Difference between revisions of "Saint Arseny (Chahovtsov)"

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[http://www.cjoc.ca/pdf/Vol%202%20F%201%20St.%20Arseny%20Akathist%200914.PDF "Canadian Journal of Orthodox Christianity" : Akathist to Saint Arseny]
 
[http://www.cjoc.ca/pdf/Vol%202%20F%201%20St.%20Arseny%20Akathist%200914.PDF "Canadian Journal of Orthodox Christianity" : Akathist to Saint Arseny]
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[http://archbishop-of-ottawa.org/messenger/Com2001-2.12-2.pdf ‘Our Canadian Chrysostom, Archbishop Arseny (1866-1945)’ in “Canadian Orthodox Messenger” (Spring, 2001)], pp. 10, 12.
  
 
[http://archbishop-of-ottawa.org/messenger/Com2003-4.14-4.pdf 'Orthodox theological institute, named after the Blessed Arseny, begins in Winnipeg' in "Canadian Orthodox Messenger" (Autumn, 2003)], p. 14.
 
[http://archbishop-of-ottawa.org/messenger/Com2003-4.14-4.pdf 'Orthodox theological institute, named after the Blessed Arseny, begins in Winnipeg' in "Canadian Orthodox Messenger" (Autumn, 2003)], p. 14.
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[http://archbishop-of-ottawa.org/messenger/Com2005-1.16-1.pdf 'First annual St Arseny commemoration held' in "Canadian Orthodox Messenger" (Winter, 2004/2005)], pp. 1-2.  
 
[http://archbishop-of-ottawa.org/messenger/Com2005-1.16-1.pdf 'First annual St Arseny commemoration held' in "Canadian Orthodox Messenger" (Winter, 2004/2005)], pp. 1-2.  
  
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[http://archbishop-of-ottawa.org/messenger/Com2005-3.16-3.pdf ‘Archbishop St Arseny: Canada’s “Chrysostom”’ in “Canadian Orthodox Messenger” (Summer, 2005)], pp. 6-13.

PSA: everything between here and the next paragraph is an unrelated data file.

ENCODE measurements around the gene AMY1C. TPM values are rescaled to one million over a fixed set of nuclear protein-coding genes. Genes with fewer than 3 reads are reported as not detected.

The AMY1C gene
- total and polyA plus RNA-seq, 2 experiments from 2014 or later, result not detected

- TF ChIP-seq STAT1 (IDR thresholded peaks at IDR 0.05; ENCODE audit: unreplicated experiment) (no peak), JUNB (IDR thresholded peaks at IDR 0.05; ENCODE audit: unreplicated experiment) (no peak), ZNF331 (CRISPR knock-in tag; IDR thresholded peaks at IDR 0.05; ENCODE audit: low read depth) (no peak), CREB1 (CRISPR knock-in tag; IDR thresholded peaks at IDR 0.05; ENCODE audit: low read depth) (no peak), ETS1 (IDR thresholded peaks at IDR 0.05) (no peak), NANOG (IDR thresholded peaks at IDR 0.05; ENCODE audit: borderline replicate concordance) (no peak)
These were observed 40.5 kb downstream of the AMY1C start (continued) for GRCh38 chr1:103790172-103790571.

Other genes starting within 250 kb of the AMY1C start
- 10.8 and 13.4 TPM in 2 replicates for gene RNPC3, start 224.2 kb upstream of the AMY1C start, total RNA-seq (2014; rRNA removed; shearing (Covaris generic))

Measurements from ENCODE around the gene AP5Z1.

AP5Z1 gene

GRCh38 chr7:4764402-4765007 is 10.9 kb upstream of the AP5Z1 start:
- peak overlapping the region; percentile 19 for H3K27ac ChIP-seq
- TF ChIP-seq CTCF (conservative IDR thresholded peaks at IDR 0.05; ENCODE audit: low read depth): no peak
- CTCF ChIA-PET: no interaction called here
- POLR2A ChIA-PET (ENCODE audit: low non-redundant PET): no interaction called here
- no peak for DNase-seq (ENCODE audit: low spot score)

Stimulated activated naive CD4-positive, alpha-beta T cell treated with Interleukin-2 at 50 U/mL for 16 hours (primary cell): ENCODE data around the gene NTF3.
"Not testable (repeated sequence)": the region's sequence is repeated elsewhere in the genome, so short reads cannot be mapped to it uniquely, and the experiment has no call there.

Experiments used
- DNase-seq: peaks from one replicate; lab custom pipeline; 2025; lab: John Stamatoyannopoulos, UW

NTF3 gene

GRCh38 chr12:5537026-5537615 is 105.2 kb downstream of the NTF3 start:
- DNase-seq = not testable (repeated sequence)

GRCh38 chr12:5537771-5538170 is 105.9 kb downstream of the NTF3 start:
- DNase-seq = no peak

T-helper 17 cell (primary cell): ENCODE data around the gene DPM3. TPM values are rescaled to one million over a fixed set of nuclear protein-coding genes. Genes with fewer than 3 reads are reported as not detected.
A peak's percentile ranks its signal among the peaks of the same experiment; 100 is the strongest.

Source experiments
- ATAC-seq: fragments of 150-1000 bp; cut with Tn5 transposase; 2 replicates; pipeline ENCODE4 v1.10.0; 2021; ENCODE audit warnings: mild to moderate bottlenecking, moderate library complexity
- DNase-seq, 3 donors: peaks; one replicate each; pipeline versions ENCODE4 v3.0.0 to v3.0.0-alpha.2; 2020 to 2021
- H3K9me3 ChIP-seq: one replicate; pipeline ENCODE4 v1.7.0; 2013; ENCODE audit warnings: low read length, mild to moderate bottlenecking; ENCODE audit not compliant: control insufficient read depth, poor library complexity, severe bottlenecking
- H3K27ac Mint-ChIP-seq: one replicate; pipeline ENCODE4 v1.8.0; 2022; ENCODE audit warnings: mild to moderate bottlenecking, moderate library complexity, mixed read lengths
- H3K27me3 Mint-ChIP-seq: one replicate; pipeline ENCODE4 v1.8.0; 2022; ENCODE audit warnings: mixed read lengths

Revision as of 15:46, 22 November 2017

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Saint Arseny (Chahovtsov), Bishop of Winnipeg and Canada (1866-1945)


Andrew may be spelt André, Andrei, Andrey, &c.

Arseny may be spelt Arsenios or Arsenius.

Chahovtsov may be spelt Chagovtsov, Chagovtsev, Chavtsov, Chagovetz, &c.


Andrei Lvovich Chahovstov was born on 10 March, 1866, into the family of a village church reader in the Kharkiv Diocese, north-east from Kyiv, in what is now Ukraine. As a young boy, he tended his father’s sheep ; but his intelligence, and his love for school did not go unnoticed.

Education

When his father died, leaving him as the eldest of 5 children, he was sent to a school for clergy children for 11 years. From there, he was admitted to the Kharkov Theological Seminary from which he graduated with distinction in 1887. His years in the seminary and thereafter are only vaguely known. It is certain that he was married before his ordination.

Ordinations

In 1887, Andrei L Chahovtsov was ordained to the Holy Diaconate and then to the Holy Priesthood.

The Priest Andrei Chahovtsov was then assigned to be the priest in a village church in the Kharkiv region.

Father Andrei and his wife had a son, Dionysiy ; but soon, in about 1890, his wife died of an unknown cause. The time following his wife’s repose until his tonsure was a time of great anguish, as he related in his elevation speech as the Bishop of Winnipeg.

Monastic tonsure

Some time later, in about 1900 (after 13 years of service as a priest), Andrei L Chahovtsov was tonsured to be a monk, and he was given the name Arseny, in honour of Saint Arseny of Konevits. The raising of his son Dionysiy was completed by family members. Later, after his education, Dionysiy was ordained to the Holy Priesthood in the Kharkiv Diocese. In 1937, he suffered along with hundreds of others during the 2-year massacre of clergy. He then became known as the New Priest-martyr Dionysiy Chahovtsov of the Kharkiv region.

In 1900, the Hieromonk Arseny (Chahovtsov) was appointed to be the Igumen (Abbot) of Kuriazhkiy Monastery.

At the same time that Igumen Arseny was beginning this responsibility, Bishop Tikhon (Belavin) had assessed the North American territory to which he had been assigned, and he had begun the process of reorganising the diocese. In this year and at his request, the name was changed by the Holy Synod in Saint Petersburg to the "Diocese of the Aleutian Islands and North America". He then continued his work towards providing the resources which this missionary diocese would require in the future. He understood by this time that 2 of these resources would be a monastery and a seminary. He had foreseen the need for the diocese to be able to govern itself and to provide for itself. One of these steps was to invite the igumen of Kuriazhkiy to move to North America.

Transfer to the USA